The distance between two Airy discs where they are still considered to be resolved separately is the radius of the disc - also called the Raleigh criterion. A smaller Airy disc means a smaller disc radius and a higher resolution. This distance is somewhat arbitrary as there is still a small amount of contrast remaining in the space between the discs at the Raleigh criterion. If the discs are moved any closer, the remaining contrast between the two objects will completely disappear. The point where all contrast is lost between the adjacent discs is called the Sparrow criterion and is the absolute limit of resolution. The Raleigh criterion is the most commonly used measure of resolution:
Airy disc radius = 1.22 * N * light wavelength ( N = aperture size, light wavelength is commonly 546 or 550 nm or 0.550 um, a wavelength of green)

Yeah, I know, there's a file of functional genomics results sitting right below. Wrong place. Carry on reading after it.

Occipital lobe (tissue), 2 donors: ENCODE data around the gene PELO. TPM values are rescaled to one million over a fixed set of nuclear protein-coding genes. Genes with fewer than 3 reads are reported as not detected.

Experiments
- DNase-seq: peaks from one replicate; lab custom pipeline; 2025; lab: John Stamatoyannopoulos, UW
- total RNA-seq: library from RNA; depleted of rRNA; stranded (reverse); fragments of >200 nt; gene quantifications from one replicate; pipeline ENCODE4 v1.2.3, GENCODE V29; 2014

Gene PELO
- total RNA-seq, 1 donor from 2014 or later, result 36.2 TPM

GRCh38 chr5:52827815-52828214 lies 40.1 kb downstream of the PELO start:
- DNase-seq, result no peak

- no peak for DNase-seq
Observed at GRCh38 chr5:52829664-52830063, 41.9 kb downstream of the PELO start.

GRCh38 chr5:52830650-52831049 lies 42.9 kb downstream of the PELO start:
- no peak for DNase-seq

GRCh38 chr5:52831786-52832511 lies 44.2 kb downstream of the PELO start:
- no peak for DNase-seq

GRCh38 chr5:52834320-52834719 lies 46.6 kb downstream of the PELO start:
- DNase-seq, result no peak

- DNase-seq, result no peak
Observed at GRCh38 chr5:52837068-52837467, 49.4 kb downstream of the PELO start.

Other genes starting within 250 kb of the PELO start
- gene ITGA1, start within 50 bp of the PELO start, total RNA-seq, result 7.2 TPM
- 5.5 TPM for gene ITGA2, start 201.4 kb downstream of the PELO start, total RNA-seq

The Airy disc diameter is just double the radius. The Sparrow criterion is expressed as:
D = 0.947 * N * light wavelength (about 80% of the Raleigh criterion)
The resolution limit of a lens is really just a measure of the diffraction in the system. We will assume that the lens doesn't have significant aberrations limiting things further. To lessen the diffraction, you can do one of two things: 1) enlarge the aperture (lower f/number), 2) lower the wavelength of the light (blue should produce more resolution than red will). The Airy disc as described in the previous entry is the smallest point of light that can be focused by a lens at a particular aperture and represents the center of a diffraction pattern. The size of the disc is a direct determinant of image resolution. The resolution of a lens is defined as the closest that two objects can be to each other while still being separately resolved by the lens. The two objects in question are two Airy discs. As the two discs get closer and closer together they will start to merge and at a certain point the separation between them will be lost.